In relation to (a), the IT considered that information had been disclosed to the public if “...was in the public domain” (para 39). However if it had been in the public domain then the information “...would have constituted exempt information by virtue of section 21 of the 2000 Act...” (para 39).

In relation to (b), the IT felt that it is not appropriate to produce a redacted anonymised version of the information requested, so that it would fall within (b), if to do so would alter the essential nature and content of the information (para 40).

2. If it is confidential information under section 348(2), has consent been obtained to its disclosure under section 348(1)?

Even if information is confidential information under section 348(2) it may still be disclosed if consent is obtained to its disclosure.

Under section 348(1):

“(1) Confidential in formation must not be disclosed by a primary recipient or by any person obtaining the information directly or indirectly from a primary recipient, without the consent of-
(a) the person from whom the primary recipient obtained the information; and
(b) if different, the person to whom it relates.”

The IT accepted that the primary recipient in this case was the FSA and that therefore it should not disclose information received without the consent of the building societies from whom it obtained the information. It went on to accept that the IC was justified in accepting the FSA’s reasons for not approaching each building society to ascertain if they consented to the release of the information it provided to the FSA. Relevant factors to take into account in deciding whether individual consents should be sought would include:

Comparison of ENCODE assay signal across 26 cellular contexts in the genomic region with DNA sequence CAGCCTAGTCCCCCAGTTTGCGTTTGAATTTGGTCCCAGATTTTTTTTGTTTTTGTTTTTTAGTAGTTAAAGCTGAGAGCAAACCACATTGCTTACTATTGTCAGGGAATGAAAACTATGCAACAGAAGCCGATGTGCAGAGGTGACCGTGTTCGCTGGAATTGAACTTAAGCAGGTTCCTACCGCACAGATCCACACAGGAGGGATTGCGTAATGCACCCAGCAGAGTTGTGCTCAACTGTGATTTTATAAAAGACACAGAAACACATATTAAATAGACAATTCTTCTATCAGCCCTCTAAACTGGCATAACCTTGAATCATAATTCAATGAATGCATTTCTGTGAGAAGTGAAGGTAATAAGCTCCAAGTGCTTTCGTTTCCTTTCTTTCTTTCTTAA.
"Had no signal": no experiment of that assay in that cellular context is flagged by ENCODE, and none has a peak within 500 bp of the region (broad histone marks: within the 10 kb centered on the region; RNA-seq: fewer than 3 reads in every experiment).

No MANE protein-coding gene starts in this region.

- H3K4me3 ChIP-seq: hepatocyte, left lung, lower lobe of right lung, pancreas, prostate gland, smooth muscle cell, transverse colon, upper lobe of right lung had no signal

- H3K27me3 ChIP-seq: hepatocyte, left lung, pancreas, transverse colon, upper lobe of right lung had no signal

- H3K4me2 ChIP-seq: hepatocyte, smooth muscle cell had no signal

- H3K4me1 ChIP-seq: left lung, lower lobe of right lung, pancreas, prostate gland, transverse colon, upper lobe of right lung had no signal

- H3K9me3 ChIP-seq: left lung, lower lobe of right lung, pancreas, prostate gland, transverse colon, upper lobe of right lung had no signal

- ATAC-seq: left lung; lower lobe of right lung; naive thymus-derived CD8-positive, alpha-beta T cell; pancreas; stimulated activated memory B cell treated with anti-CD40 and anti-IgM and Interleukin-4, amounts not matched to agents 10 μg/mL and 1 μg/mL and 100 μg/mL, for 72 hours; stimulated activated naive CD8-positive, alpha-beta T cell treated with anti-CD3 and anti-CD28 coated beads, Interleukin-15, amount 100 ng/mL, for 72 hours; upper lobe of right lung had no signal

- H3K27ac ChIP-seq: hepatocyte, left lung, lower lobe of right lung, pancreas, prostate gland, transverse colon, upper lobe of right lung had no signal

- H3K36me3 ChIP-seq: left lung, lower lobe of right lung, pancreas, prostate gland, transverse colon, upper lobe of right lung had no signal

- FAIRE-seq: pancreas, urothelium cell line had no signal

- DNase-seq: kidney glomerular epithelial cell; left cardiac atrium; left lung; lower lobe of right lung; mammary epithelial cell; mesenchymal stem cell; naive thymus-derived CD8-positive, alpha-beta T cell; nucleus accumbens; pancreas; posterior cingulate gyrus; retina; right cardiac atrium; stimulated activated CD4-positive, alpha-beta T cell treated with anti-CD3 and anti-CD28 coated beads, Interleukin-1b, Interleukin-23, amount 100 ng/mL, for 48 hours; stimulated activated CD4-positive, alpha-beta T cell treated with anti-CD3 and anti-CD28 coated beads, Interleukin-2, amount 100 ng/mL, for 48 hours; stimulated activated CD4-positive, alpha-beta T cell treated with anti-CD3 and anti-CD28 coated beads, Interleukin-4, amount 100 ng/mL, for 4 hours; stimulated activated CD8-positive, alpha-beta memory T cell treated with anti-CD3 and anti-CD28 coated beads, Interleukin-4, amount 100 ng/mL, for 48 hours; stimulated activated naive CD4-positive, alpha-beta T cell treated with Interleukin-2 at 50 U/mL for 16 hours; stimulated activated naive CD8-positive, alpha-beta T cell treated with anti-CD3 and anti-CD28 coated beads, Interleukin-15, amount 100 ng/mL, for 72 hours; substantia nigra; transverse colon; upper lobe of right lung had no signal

• the likelihood that consent would be given
  • the past experience of the primary recipient with regard to the willingness of bodies to disclose regulatory information (para 36)

3. If it is confidential information, is there an entitlement to disclose the information under section 349 to assist in discharging any of a public function?

In addition to the disclosure of confidential information under section 348, the disclosure of confidential information is allowed if the conditions in section 349 are satisfied.

Section 349 states that:

“(1) Section 348 does not prevent a disclosure of confidential information which is(a) made for the purpose of facilitating the carrying out of a public function; and (b) permitted by regulations made by the Treasury under this section.”